Tuesday, May 12, 2009


Every once in a while, I’ll find something visually arresting on my journeys through Blogland.

Yesterday, for instance, I stopped by The Dax Files to see what Mr. Montana was up to....and what should I find but a post about anaglyphs.

An anaglyph image is a two-dimensional image in which three-dimensional (stereoscopic) image data is encoded through the use of offset color layers. It’s one type of technology that can be used to create 3-D movies.

I saw an anaglyph for the first time about 40 years ago in a copy of Psychology Today magazine. It wasn’t too complicated... a spattery-looking assemblage of multicolored dots... but when you put on the special glasses (red lens on the left, cyan on the right), a sphere practically jumped out of the page. It was fascinating.

[Anaglyphs are not to be confused with autostereograms (“Magic Eye” images), which use repeating patterns, coupled with special viewing techniques, to create the visual illusion of having three dimensions.]

You can create your own anaglyphs if you have photo editing software like PhotoShop that allows you to manipulate individual image channels. Here’s how. It’s so simple, even I could do it:

Mars in 3-D
The surface of Mars. Image courtesy NASA.

Put on your 3-D glasses and it feels like you’re right there. (Except for the fact that you have a breathable atmosphere and are not as cold as a brass monkey’s nutsack.)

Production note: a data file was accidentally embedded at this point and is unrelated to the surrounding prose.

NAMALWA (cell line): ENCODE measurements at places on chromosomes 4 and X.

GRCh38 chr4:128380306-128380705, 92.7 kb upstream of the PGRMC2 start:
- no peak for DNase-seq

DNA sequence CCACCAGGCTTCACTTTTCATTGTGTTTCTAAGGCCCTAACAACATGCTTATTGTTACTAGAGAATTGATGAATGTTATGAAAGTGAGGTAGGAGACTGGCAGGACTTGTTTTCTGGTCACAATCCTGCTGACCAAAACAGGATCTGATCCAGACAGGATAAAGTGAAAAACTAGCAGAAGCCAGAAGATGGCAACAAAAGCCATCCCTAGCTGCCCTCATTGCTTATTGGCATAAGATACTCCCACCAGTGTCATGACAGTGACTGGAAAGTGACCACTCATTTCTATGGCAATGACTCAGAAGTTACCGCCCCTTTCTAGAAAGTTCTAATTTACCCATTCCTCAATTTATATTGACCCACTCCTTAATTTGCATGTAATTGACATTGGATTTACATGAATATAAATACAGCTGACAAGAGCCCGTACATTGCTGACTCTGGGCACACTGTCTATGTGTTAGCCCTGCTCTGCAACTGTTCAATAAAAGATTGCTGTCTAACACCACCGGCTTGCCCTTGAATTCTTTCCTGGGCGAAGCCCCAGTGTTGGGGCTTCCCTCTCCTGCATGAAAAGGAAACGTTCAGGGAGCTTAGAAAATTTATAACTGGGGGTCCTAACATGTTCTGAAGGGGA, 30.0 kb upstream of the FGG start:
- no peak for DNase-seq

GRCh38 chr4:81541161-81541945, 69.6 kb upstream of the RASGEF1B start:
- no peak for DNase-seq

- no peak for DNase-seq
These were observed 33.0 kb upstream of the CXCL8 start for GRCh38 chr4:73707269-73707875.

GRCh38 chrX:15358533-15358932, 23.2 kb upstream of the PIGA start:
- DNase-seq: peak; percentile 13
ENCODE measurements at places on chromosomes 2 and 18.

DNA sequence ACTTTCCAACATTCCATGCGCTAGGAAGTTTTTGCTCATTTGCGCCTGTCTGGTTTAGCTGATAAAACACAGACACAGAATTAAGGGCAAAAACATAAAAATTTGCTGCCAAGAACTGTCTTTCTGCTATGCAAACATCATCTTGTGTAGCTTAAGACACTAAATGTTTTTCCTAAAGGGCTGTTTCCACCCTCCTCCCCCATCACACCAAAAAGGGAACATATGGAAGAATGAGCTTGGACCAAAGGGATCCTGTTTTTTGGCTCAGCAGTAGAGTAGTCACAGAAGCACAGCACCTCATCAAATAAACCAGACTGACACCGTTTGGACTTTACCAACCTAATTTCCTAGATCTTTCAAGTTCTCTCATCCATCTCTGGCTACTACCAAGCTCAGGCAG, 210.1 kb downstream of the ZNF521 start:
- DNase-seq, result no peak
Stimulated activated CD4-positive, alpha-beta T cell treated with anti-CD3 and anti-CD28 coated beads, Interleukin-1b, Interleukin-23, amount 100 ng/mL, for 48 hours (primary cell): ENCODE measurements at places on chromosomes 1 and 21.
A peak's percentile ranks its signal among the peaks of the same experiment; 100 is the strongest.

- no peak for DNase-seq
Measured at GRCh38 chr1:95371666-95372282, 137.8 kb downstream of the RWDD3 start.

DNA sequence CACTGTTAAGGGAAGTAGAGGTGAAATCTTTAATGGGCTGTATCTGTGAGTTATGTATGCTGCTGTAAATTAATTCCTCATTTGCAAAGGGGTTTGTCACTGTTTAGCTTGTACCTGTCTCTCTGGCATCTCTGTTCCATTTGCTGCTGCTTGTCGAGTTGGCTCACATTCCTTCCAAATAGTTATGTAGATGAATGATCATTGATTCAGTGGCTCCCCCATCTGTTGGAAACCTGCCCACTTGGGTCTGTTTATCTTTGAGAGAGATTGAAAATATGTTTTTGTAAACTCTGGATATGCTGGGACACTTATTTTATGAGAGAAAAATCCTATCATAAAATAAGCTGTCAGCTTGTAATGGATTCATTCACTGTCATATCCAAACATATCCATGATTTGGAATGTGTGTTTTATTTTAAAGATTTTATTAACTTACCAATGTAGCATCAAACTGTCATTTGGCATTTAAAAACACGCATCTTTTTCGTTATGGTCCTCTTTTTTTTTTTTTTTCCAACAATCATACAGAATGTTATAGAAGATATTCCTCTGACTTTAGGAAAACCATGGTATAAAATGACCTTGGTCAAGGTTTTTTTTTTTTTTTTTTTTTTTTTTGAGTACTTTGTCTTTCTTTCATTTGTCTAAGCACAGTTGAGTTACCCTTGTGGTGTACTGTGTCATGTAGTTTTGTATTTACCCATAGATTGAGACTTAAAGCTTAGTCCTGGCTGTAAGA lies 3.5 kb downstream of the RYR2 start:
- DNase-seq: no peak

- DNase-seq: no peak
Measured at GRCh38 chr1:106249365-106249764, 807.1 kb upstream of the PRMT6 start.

On a completely different tack, I stopped by El Capitan’s place earlier today, where I came across this fascinating video, a time-lapse film made by a tanker captain that shows his night run down the Houston Ship Channel, all the way from the Turning Basin to Morgan’s Point.

The landscape along the Houston Ship Channel was all too familiar to me for many years, although I never had the privilege of seeing it from the wheelhouse of a Panamax oil tanker. And that’s one honking big-ass ship, folks - 106 feet wide and 600 feet long. There are bigger ones out there, sure, but this one, at least, can squeeze through the Panama Canal.

Shooting one frame every six seconds on a digital camera allows a trip that takes about three-and-a-half hours to zoom by in three minutes. It’s just a bit surreal, that silent journey through the dark waters, with the sparkling lights of the petrochemical plants and refineries on either side of the Channel lighting up the clouds from below. At first it put me in mind of nothing so much as a trip along the River Styx with trusty Charon at the tiller.

All it needs is a Musical Background. At first I thought of lifting something from Pee-Wee’s Big Adventure, but that’d be wrong on oh, so many levels. And then I thought: What about the soundtrack to 2001: A Space Odyssey - that final section when Dave Bowman gets sucked through the Star Gate? For as I continued to watch the video, I began to see it not so much as a trip down the Styx, but as a voyage through some bizarro Hyper-Spatial Dimension... one that somehow managed to include the Fred Hartman Bridge in Baytown, Texas.

Try it! What do you think?

Update: This is the 3,500th post published here at Blog d’Elisson, which works out to an average of about two per day over the past (almost) five years. In unrelated news, “misuse of electrons” is now a misdemeanor in the state of Georgia.

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